Filing an H-1B visa application can be a complicated process if proper directions are not provided. The competitiveness of the H-1B cap makes it important to get all of the details correct. This section includes answers to some of the most frequently asked questions regarding the process of filing an H-1B petition.
How much does it cost to submit an H-1B petition?
The charges vary based on employer size. For employers with fewer than 25 employees, there is a USCIS charge of $2,000. For employers with 25 or more employees, that charge is $2,750. The USCIS also charges a filing fee of $325 for each petition plus a $500 Fraud Prevention and Detection Fee. In addition to USCIS charges, there is also a cost associated with consular visa processing—typically this cost is approximately $100 in local currency.
How long does it take for an H-1B petition to be approved?
The average processing time is between three and six months depending on volume at the relevant USCIS location.
Is expedited processing available?
Yes. USCIS allows Premium Processing for an additional fee of $1,225. Premium Processing reduces the processing time to fifteen days. Within that time period, USCIS will reach its decision or determine that it needs additional information from the petitioner.
Is there a limit on the number of H-1B visas available?
65,000 H-1B visas are available each year. 20,000 additional H-1B visas are available for aliens who have at least a master’s degree from a U.S. institution with other in-demand skills and knowledge. When these quotas have been met, USCIS announces a cutoff date. For petitions that have already been filed before the cutoff date, USCIS holds these submissions for review until the following October. USCIS will return—without review—all petitions submitted after the cutoff date.
Can the alien come to the U.S. on another visa (visitor visa or visa-waiver) while the H-1B petition is under review?
Unless absolutely necessary, aliens should not come to the U.S. on another visa while the H-1B petition is under review. Doing so may lead to accusations of visa fraud, particularly if the alien engages in any work while in the U.S.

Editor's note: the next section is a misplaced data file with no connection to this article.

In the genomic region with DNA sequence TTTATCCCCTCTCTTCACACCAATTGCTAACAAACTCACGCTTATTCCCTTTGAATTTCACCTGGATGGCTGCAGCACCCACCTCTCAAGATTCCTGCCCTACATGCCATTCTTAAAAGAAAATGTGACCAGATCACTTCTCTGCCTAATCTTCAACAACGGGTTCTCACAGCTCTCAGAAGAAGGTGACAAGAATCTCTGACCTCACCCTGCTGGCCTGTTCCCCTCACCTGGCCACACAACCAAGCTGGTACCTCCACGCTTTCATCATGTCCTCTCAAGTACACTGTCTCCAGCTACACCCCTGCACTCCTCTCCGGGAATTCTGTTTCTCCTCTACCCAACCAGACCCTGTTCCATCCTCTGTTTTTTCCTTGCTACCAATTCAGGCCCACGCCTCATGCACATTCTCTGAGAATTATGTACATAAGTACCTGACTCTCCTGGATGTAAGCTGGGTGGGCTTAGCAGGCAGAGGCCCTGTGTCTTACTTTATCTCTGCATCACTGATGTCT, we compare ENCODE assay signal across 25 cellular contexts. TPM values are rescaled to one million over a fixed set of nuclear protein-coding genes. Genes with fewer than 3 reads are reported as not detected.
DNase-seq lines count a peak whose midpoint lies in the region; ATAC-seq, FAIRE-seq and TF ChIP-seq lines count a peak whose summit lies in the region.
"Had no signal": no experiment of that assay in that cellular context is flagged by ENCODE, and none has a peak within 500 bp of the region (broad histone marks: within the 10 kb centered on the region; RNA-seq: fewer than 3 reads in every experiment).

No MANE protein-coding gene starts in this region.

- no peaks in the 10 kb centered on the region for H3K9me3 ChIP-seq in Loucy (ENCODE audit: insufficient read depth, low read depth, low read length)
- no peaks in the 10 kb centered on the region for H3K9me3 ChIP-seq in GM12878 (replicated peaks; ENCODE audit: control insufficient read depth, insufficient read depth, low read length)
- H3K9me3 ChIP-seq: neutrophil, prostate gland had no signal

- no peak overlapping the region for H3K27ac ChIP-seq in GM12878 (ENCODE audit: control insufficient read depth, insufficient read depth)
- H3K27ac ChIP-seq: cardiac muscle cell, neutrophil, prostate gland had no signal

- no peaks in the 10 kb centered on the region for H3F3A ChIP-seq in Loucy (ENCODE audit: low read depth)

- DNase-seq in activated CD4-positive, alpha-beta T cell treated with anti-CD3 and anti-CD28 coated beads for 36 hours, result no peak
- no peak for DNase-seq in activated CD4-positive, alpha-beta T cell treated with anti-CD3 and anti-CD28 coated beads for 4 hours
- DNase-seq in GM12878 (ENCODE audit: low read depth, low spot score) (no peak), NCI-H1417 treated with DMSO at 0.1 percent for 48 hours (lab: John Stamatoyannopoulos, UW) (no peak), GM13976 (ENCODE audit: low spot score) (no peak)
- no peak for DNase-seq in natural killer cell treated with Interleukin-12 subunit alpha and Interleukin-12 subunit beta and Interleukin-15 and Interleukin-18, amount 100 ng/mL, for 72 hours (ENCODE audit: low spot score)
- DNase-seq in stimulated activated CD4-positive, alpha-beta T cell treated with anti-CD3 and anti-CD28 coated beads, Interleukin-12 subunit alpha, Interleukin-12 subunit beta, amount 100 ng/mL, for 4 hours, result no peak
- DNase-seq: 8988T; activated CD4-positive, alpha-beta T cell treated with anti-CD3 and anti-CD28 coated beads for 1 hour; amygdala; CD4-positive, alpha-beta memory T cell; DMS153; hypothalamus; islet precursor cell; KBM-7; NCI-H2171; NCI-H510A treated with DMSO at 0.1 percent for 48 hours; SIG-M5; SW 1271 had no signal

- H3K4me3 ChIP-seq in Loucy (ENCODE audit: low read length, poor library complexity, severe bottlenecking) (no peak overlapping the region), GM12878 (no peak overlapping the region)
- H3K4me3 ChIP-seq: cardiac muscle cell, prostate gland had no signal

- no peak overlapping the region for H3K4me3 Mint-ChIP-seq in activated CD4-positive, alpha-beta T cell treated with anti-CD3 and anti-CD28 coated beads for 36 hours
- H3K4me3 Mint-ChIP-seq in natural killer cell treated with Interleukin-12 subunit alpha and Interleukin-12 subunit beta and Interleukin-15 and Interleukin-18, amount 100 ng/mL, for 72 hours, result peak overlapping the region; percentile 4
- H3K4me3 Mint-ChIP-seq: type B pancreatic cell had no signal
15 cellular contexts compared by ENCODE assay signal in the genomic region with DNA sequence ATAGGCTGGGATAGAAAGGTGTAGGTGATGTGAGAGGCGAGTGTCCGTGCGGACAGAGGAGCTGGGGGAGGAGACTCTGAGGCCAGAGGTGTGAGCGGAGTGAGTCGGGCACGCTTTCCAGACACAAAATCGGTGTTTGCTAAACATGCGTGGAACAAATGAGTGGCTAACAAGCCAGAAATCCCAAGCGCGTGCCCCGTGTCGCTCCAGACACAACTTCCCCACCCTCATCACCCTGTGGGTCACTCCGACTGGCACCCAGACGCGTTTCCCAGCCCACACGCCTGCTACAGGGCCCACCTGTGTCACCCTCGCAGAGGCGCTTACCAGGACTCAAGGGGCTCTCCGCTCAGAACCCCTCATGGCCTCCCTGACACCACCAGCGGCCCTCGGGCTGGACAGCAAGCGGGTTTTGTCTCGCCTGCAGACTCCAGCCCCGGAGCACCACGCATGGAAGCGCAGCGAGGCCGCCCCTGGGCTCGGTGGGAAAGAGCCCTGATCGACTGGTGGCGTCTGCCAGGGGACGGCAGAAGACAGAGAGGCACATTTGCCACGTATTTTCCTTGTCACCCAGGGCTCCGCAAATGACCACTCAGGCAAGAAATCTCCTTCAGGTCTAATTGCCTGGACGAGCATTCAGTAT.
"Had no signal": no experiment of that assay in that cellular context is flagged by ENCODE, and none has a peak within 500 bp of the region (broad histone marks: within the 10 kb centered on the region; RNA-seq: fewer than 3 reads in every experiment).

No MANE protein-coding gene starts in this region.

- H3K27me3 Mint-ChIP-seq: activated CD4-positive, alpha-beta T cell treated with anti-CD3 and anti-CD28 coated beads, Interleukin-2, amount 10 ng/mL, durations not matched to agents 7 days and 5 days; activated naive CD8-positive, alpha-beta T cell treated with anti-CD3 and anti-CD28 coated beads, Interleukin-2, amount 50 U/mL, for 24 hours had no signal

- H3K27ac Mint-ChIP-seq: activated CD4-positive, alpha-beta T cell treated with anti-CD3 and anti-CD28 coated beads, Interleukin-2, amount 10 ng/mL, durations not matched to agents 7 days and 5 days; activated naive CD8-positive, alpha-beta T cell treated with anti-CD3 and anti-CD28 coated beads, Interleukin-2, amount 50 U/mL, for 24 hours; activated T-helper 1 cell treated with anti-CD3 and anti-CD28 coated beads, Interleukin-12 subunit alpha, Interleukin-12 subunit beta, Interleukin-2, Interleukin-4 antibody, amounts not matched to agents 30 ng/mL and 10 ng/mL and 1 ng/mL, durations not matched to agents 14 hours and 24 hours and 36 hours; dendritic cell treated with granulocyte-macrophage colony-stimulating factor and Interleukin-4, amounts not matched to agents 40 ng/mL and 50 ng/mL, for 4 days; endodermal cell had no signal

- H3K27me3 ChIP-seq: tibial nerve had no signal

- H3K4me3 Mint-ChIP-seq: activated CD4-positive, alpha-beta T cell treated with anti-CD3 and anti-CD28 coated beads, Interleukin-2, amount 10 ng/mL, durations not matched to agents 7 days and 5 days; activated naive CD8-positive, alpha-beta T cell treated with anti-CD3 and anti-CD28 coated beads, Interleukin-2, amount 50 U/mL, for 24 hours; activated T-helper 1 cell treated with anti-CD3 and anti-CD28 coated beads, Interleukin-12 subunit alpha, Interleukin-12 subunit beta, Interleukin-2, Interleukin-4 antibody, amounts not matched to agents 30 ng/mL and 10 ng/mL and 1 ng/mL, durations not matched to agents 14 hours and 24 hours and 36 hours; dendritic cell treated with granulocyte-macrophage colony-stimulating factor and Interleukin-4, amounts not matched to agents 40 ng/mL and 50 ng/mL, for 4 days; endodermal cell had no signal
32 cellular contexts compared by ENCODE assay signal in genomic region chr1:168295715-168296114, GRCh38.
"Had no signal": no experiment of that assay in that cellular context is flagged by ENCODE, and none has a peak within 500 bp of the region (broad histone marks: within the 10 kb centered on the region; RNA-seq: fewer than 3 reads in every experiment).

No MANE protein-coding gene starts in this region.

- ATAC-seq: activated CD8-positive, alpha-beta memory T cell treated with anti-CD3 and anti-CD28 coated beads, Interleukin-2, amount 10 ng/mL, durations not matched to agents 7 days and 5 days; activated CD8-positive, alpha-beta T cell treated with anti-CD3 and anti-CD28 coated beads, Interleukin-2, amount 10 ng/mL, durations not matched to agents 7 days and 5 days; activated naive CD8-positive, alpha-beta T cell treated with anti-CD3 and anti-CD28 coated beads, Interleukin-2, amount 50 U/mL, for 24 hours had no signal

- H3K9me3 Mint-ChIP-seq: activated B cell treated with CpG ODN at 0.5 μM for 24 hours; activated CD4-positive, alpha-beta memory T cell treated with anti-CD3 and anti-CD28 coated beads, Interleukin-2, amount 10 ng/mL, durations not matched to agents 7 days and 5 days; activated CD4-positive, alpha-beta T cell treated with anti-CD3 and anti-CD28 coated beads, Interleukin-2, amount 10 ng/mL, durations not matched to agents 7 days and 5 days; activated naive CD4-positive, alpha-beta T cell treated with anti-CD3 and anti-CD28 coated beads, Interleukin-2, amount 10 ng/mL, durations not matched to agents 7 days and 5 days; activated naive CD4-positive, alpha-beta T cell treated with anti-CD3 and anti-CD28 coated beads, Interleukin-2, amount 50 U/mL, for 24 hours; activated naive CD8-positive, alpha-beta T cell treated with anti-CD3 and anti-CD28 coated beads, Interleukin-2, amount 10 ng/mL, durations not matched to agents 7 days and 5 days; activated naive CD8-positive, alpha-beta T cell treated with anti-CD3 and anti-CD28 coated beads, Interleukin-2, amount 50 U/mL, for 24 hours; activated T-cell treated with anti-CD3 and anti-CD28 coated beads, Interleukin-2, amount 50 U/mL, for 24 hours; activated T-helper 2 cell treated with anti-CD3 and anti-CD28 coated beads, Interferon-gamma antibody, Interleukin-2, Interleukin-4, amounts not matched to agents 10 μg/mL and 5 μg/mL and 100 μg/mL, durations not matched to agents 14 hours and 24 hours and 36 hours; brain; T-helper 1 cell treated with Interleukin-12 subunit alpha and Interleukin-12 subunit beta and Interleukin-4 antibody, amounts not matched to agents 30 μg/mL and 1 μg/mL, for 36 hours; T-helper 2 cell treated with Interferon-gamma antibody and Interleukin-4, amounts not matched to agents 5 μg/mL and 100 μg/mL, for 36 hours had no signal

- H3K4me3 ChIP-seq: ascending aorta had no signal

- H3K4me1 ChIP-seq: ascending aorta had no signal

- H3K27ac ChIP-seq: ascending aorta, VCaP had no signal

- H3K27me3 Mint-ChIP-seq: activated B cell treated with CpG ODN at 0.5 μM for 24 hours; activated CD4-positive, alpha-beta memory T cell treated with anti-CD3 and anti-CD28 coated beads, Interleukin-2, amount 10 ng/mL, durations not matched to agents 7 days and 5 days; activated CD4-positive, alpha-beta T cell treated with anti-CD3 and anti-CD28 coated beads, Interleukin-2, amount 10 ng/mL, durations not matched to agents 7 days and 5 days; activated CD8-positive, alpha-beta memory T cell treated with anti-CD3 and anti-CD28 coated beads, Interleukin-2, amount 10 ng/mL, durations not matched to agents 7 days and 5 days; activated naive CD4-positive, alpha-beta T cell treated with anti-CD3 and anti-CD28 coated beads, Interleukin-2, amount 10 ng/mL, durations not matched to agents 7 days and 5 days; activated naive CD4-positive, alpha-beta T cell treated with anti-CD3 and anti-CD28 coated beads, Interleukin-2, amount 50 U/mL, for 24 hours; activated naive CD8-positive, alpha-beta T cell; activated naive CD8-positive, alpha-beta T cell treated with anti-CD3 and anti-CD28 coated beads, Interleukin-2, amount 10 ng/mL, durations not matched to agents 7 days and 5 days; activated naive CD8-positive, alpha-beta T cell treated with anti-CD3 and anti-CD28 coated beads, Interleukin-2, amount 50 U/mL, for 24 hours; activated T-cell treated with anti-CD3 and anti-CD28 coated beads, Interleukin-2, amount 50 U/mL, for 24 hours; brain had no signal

Are there special rules for employment agencies and/or aliens who will work at multiple sites?
Employment agencies and contractors may sponsor H-1B aliens, with an important caveat—the sponsor must pay the alien the prevailing wage, regardless of whether or not the alien is actually placed for employment. If an alien will be working in multiple locations, an employer must file an LCA in each jurisdiction where work will actually occur.
What are the rules for an H-1B’s family and dependents?
Separate visa rules apply to spouses, children, and dependents of H-1B aliens, who receive H-4 visas. H-4 visas permit study, but not employment, in the U.S. If an H-4 visa-holder wishes to work in the U.S., he or she must procure his or her own work visa. To read more about H-4 visa requirements visit our section on H-4 visas.
What if I want to terminate employment of an H-1B alien I have sponsored?
It is possible to terminate employment of an H-1B alien before the employment period has lapsed. In this instance, the employer must pay the reasonable costs for the H-1B alien to return to his or her home country. If the H-1B alien has traveled to the U.S. with any family or dependents, their return transportation costs are usually not assignable to the employer.
Interested in pursuing and H-1B visa and have additional questions?
If you are interested in filing an H1B visa petition, contact KPPB Law today. Our immigration department has processed over 1,000+ H-1B visas and would love to help you. Call us at 703-594-4040 or contact us online for a consultation.